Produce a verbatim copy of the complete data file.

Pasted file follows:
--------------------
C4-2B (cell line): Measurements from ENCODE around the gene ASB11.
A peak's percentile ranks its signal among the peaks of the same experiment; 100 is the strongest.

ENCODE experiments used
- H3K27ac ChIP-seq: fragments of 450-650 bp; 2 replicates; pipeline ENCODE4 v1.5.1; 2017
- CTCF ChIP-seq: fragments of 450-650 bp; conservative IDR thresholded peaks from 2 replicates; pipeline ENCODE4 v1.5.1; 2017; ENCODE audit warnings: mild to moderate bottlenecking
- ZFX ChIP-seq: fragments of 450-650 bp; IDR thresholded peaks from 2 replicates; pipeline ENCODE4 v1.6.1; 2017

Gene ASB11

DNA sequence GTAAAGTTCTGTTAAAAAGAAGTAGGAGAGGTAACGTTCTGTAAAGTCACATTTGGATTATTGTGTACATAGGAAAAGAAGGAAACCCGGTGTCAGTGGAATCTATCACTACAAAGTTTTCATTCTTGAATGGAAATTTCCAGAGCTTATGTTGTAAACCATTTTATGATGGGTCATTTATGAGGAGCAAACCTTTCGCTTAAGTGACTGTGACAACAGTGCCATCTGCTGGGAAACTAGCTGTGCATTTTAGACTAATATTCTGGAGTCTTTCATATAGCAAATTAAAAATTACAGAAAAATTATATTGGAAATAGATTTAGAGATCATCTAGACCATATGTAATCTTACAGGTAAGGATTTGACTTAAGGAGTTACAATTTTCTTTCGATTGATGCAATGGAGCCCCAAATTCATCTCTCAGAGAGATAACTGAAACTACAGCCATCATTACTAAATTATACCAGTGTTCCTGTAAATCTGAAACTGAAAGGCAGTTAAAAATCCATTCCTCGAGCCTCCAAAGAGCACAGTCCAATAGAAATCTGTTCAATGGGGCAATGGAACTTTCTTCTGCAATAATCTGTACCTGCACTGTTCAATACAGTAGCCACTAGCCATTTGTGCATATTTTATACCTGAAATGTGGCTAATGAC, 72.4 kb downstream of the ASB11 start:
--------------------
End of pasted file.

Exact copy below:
C4-2B (cell line): Measurements from ENCODE around the gene ASB11.
A peak's percentile ranks its signal among the peaks of the same experiment; 100 is the strongest.

ENCODE experiments used
- H3K27ac ChIP-seq: fragments of 450-650 bp; 2 replicates; pipeline ENCODE4 v1.5.1; 2017
- CTCF ChIP-seq: fragments of 450-650 bp; conservative IDR thresholded peaks from 2 replicates; pipeline ENCODE4 v1.5.1; 2017; ENCODE audit warnings: mild to moderate bottlenecking
- ZFX ChIP-seq: fragments of 450-650 bp; IDR thresholded peaks from 2 replicates; pipeline ENCODE4 v1.6.1; 2017

Gene ASB11

DNA sequence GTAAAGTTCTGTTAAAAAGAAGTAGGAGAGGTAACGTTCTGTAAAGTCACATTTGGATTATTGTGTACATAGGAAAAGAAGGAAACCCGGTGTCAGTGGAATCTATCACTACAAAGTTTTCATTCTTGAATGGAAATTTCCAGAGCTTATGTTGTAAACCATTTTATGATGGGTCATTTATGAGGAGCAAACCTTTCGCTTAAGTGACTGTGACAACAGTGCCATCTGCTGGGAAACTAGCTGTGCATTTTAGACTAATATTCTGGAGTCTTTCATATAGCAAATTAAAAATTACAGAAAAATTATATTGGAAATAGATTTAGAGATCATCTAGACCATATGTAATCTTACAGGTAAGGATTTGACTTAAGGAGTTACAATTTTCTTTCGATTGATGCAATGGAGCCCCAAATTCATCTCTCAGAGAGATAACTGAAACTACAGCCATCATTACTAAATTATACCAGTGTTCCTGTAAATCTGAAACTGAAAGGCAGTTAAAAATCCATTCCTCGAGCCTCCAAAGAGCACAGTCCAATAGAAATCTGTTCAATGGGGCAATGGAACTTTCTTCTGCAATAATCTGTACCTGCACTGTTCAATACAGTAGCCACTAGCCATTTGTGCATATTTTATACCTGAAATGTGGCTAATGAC, 72.4 kb downstream of the ASB11 start: